In February, Wells Fargo announced the end of forced arbitration, but only for employee sexual harassment claims, a decision that will have limited impact, according to Deutsch and Gilbride.
“Google started out from the same place. It only wanted to [end forced arbitration] for sexual harassment but was influenced by its employee movement” to include all employee disputes, Deutsch said.
Wells Fargo’s limited decision “has little value. Functionally it’s unhelpful” because sexual harassment often involves other types of discrimination, she said.
Separating out different types of disputes doesn’t work in the real world, Gilbride agreed. “It’s often complex. It doesn’t neatly fall into one category.” For example, what if an employee who sues for sexual harassment also has a claim of discrimination based on race? Would the individual have to go through separate processes?
“Google found out that carving out one set was not enough. Google caved,” she said. “We’re hoping Wells Fargo will, too. What it concedes though is that it says: ‘We have zero tolerance for sexual harassment.’ Our position would be that all labor laws are equally important.”
The problem with mandatory arbitration, according to Gilbride, is that people must sign the agreement without knowing what they may face later on the job.
“The problem that we have with these clauses that are being stuffed into [employee] manuals is not the concept of arbitration. The problem is the word mandatory,” she said. “They sign as a condition of employment.”
That means that “people commit before they even know what kind of dispute they might get into. It might be something simple. Or maybe the dispute is that you and other women are systemically underpaid compared to men.”
Such claims of systemic problems are just what class action lawsuits are meant to address, she said. Court proceedings allow for gathering documents and calling witnesses.
“Typically, in arbitration the rules of how many depositions are allowed [are] very limited,” Gilbride noted. “The ability to get information is reduced. One arbitrator decides and that is final. When an arbitrator decides a case there’s no requirement for a written decision, there’s no second round of review.”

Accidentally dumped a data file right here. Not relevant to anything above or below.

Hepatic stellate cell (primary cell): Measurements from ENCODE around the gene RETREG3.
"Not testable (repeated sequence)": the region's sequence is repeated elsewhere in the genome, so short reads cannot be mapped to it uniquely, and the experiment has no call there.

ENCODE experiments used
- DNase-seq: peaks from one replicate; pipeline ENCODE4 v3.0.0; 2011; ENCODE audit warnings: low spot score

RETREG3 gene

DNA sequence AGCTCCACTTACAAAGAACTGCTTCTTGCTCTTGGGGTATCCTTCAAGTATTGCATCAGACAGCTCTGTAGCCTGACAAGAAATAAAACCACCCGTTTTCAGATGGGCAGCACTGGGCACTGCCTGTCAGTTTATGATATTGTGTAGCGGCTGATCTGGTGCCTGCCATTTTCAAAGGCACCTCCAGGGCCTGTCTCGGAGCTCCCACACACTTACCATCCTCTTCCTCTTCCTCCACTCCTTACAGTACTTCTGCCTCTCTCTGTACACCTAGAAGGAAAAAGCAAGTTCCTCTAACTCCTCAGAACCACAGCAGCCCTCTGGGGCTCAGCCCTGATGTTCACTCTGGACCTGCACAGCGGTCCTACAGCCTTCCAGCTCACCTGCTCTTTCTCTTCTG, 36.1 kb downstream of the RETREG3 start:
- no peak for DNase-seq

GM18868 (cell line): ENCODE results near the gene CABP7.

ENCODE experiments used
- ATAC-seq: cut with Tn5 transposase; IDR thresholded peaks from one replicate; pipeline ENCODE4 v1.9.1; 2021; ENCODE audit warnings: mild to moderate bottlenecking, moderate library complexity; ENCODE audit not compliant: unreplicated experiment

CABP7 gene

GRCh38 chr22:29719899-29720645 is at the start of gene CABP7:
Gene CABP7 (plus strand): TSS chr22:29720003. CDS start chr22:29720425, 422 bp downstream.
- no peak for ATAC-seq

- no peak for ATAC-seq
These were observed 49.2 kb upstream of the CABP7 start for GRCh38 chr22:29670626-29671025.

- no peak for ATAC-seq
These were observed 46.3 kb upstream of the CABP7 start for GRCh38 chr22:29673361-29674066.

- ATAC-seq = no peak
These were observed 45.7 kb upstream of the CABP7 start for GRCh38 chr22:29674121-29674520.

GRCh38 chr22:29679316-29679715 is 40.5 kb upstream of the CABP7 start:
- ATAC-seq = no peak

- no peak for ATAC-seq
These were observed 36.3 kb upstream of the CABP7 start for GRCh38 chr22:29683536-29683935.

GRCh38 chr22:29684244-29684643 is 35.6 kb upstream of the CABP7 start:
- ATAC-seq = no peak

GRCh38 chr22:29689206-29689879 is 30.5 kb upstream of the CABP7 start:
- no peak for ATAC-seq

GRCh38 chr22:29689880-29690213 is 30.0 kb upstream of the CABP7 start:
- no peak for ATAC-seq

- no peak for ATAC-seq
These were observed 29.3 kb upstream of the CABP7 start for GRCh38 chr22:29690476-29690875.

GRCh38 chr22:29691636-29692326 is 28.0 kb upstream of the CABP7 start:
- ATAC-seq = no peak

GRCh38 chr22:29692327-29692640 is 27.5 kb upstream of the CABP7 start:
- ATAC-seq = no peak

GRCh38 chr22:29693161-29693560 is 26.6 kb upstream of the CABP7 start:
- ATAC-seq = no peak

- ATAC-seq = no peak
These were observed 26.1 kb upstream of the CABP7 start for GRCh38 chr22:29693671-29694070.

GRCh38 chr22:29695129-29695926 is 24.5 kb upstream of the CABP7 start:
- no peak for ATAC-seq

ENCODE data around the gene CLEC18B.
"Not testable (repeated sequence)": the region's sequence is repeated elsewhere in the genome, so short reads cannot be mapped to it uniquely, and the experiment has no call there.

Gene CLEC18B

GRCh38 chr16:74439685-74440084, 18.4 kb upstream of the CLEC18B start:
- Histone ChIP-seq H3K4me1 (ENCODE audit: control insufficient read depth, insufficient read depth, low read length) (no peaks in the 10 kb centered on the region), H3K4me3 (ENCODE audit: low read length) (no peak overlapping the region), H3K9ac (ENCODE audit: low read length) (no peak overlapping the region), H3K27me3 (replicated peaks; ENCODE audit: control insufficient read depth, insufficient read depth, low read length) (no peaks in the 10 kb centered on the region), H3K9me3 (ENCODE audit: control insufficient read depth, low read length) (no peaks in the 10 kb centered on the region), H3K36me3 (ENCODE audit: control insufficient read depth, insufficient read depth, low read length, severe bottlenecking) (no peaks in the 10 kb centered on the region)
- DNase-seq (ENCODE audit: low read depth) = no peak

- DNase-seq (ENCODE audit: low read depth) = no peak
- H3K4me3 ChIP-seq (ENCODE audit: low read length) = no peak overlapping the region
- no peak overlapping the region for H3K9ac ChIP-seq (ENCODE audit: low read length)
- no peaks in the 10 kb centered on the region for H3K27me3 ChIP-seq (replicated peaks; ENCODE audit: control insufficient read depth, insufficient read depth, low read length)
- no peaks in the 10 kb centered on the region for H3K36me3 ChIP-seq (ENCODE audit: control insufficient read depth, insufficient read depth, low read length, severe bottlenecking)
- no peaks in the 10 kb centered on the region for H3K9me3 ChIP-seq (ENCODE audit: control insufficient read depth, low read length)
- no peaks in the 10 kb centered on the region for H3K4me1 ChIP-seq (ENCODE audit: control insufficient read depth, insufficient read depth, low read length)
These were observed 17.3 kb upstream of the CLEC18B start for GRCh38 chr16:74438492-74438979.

The attorneys general of all 50 states, the District of Columbia, and five US territories have spoken out against the practice of using mandatory arbitration in sexual harassment cases.
“Victims of such serious misconduct should not be constrained to pursue relief from decision makers who are not trained as judges, are not qualified to act as courts of law, and are not positioned to ensure that such victims are accorded both procedural and substantive due process,” they stated in a letter sent to Congress in early 2018.
Shannon Coulter, the activist behind #GrabYourWallet (a campaign to boycott retailers selling products from Trump family businesses), has turned her attention to the issue. She surveyed nearly 500 companies about their forced arbitration policies for sexual harassment. The results are posted on the Force the Issue website. More than 100 companies said they don’t currently use the practice or never have, according to the site, but nearly 370 companies have not responded.
Little progress is being made at the federal level to stop mandatory arbitration, according to Deutsch.
“The FAIR (Forced Arbitration Injustice Repeal) Act was passed by the House but it’s not going anywhere in the Senate,” she said. The bill prohibits a pre-dispute arbitration agreement from being valid or enforceable if it requires arbitration of an employment, consumer, antitrust, or civil rights dispute.
Instead, Deutsch said, efforts are focused at the state level by groups like Make the Road New York, Working Washington in Washington state, and Maine People’s Alliance.
For now, delivery people are still out there on the front lines. But arbitration has moved online to avoid person-to-person contact. On March 16, the American Arbitration Association (AAA) closed its New York headquarters. Over the following days, AAA shut down all 28 of its offices until at least the end of May.
Related front page panorama photo credit: Adapted by WhoWhatWhy from Kentaro IEMOTO / Flickr (CC BY-SA 2.0).